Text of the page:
About half of the Opportunity Budget’s investment in housing will go toward continuing House NY, a $1 billion, five-year program to build and conserve more than 14,000 housing units across the state. The rest of the funding will be allocated for neighborhood revitalization, affordable housing, and community renewal activities and other housing programs.
In response to Governor Cuomo’s announcement, NYSARC Executive Director Steven Kroll said the organization hopes that the governor’s plan also includes funding services and support for people with developmental disabilities whose aging caregivers are struggling to take care of them at home. As details of the budget are released in the coming weeks, NYSARC will begin working with legislators on funding programs that help people with developmental disabilities and their families.
Hallie Greene, a director with Rosicki, Rosicki & Associates, P.C., serves on the Board of Governors of NYSARC.
The Joint Commission has ranked Mercy Medical Center in Rockville Centre, New York, as a Top Performer on Key Quality Measures for the second year in a row. One of the foremost health care organization accreditors in the United States, The Joint Commission works with more than 20,500 such organizations. Mercy Medical Center was one of four hospitals on Long Island to earn the Top Performer designation. Like Mercy, two of those hospitals, Good Samaritan Hospital Medical Center in West Islip and St. Charles Hospital in Port Jefferson, are Catholic Health Services facilities.
The Joint Commission calculated its ratings using accountability measure data collected during 2013. Mercy scored high in measures for pneumonia, surgical care, heart failure, and heart attack. Moreover, it achieved a score of 95 percent or higher for its overall performance threshold.
Mercy has received several other accolades recently, including the 2013 Outstanding Achievement Award from the American College of Surgeons’ Commission on Cancer and the American Nursing Credentialing Center’s Pathway to Excellence designation.
Bob Molloy, Rosicki, Rosicki & Associates’ CFO, has been a sponsor member of Mercy Hospital since 2000.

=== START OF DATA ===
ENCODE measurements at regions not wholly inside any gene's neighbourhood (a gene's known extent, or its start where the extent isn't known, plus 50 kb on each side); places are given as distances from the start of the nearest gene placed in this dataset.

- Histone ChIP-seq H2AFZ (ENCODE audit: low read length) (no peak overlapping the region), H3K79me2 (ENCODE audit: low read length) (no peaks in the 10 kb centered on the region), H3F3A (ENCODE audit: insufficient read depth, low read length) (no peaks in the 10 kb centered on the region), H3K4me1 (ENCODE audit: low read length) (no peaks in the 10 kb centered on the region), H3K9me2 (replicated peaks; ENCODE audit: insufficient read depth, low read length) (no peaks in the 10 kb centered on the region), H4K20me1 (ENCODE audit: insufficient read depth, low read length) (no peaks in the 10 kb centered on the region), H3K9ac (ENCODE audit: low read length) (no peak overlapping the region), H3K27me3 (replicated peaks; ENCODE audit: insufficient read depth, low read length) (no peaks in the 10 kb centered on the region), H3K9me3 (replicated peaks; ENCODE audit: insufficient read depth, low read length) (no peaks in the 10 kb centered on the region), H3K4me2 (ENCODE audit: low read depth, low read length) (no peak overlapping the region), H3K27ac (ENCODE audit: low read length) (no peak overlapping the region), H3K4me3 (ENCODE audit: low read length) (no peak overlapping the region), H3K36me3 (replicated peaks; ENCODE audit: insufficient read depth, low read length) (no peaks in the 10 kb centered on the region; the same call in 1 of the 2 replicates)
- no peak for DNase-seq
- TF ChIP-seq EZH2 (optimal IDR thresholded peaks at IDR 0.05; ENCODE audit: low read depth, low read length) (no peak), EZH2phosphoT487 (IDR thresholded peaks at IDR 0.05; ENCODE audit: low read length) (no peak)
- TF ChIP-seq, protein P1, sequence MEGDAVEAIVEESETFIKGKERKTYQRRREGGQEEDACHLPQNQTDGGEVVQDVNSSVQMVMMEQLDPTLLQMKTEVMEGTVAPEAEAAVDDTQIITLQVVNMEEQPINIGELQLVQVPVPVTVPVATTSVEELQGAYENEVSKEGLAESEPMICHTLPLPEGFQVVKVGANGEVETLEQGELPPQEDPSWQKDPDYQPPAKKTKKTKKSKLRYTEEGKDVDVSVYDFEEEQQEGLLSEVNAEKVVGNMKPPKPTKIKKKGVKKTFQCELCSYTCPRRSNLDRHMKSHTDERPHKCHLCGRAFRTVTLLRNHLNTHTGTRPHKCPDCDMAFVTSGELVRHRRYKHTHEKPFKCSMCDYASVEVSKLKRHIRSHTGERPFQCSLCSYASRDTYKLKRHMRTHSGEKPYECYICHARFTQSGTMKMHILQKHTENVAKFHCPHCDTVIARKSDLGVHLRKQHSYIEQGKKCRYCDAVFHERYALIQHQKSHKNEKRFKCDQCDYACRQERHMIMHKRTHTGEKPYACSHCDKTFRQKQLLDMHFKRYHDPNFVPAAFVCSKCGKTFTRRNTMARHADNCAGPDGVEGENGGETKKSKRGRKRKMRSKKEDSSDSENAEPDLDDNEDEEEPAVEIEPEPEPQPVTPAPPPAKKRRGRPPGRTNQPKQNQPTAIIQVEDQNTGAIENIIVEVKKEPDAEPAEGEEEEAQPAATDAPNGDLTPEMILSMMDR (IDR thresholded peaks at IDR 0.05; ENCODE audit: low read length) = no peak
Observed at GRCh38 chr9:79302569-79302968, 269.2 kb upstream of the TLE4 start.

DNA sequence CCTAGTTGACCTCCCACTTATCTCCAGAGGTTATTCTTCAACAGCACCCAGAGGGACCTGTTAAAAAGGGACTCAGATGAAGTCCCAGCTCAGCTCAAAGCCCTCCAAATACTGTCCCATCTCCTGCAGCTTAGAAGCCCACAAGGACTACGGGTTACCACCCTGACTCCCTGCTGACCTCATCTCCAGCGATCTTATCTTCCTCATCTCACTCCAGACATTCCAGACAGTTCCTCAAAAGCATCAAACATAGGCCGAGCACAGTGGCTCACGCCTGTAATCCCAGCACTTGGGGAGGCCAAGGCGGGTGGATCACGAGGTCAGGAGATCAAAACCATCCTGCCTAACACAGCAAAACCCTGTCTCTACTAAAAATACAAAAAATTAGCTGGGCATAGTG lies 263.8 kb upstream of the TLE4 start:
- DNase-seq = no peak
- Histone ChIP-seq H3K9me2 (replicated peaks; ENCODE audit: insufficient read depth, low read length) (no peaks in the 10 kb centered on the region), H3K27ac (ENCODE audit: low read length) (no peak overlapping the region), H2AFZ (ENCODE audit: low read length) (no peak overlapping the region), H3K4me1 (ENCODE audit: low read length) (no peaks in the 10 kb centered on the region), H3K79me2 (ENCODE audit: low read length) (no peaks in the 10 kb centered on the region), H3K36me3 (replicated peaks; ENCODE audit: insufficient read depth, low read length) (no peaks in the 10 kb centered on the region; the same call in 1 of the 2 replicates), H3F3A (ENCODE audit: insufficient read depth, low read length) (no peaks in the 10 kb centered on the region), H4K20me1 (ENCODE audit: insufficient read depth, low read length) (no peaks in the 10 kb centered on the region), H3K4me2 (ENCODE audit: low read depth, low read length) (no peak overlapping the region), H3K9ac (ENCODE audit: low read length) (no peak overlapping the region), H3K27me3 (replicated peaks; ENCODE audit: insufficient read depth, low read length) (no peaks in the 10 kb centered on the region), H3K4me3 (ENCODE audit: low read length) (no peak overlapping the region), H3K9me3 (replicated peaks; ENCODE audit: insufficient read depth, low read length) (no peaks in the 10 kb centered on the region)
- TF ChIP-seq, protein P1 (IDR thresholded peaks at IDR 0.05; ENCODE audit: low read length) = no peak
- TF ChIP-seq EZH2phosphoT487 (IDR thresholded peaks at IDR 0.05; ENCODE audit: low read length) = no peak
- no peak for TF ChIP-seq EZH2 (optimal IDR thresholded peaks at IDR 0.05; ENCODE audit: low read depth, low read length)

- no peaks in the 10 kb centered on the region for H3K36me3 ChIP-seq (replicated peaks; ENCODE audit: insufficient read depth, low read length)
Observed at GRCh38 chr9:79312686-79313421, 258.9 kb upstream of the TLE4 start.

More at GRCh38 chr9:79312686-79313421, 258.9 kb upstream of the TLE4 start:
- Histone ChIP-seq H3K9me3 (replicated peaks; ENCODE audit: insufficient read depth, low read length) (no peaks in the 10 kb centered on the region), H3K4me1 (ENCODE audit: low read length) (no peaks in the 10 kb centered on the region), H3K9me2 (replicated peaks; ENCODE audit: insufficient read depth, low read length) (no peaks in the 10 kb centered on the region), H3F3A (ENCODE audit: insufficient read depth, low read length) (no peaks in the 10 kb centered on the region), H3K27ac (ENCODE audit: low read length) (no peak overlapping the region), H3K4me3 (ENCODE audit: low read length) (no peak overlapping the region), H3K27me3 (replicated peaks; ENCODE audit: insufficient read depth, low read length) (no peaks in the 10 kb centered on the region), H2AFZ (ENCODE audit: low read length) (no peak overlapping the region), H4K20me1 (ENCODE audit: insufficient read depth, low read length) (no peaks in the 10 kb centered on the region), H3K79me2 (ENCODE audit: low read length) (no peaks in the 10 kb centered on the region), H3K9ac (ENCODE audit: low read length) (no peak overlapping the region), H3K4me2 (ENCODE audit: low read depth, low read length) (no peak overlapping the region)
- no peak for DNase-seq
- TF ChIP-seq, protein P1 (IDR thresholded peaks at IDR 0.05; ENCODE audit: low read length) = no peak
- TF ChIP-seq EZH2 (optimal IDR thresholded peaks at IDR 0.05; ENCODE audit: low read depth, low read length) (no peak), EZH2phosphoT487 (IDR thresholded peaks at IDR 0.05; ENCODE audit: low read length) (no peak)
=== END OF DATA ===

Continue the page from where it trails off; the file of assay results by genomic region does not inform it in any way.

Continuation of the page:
In its latest seminar for people with visual impairment, the Baruch College Computer Center for Visually Impaired People (CCVIP) will host a workshop focusing on whether online dating is disability-friendly and accessible for people who are blind. In the workshop, called “Love is Blind . . . And So Am I,” experts will look at popular online dating sites and companion apps, and discuss whether online dating has “leveled the playing field” for people with disabilities.
For those who cannot attend the presentation at Baruch College, the workshop will be recorded and available on the college’s website.
The CCVIP was founded in 1978 with the mission to help people with visual impairment learn how to use adaptive technology. Along with webinars and workshops on relevant cultural issues that affect people with visual impairment, the center offers computer training, individualized instruction, and assistive technology demonstrations. It also provides numerous online learning opportunities.
Craig Wolfson, associate partner with Rosicki, Rosicki & Associates, P.C., is a board member of the Baruch College CCVIP.
Steven V. Modica, president of the Monroe County Bar Association, shared recent developments in the MCBA with the New York Daily Record. This spring, members will receive the most current information about issues in the Seventh Judicial District courts at a speakers forum. Chief Administrative Judge Craig Doran will lead the discussion, which will also include several other supervising judges from the district.
Modica also noted ways that national organizations are working to improve the health of lawyers, who suffer from high rates of depression, addiction, and suicide. The American Bar Association is collaborating on a study of the current rates of anxiety, depression, and substance abuse among legal professionals, and seven states have made mental health issues part of their required continuing legal education programs. In December, the MCBA Board of Trustees approved Modica’s request to start a Health and Well-Being Task Force, which will make recommendations about how the association can support its members struggling with mental health issues.
In addition, the MCBA’s Education Task Force is researching how the association provides continuing legal education and is looking into alternative educational opportunities for MCBA members.
Rosicki, Rosicki & Associates, P.C., legal professionals are members of the Monroe County Bar Association.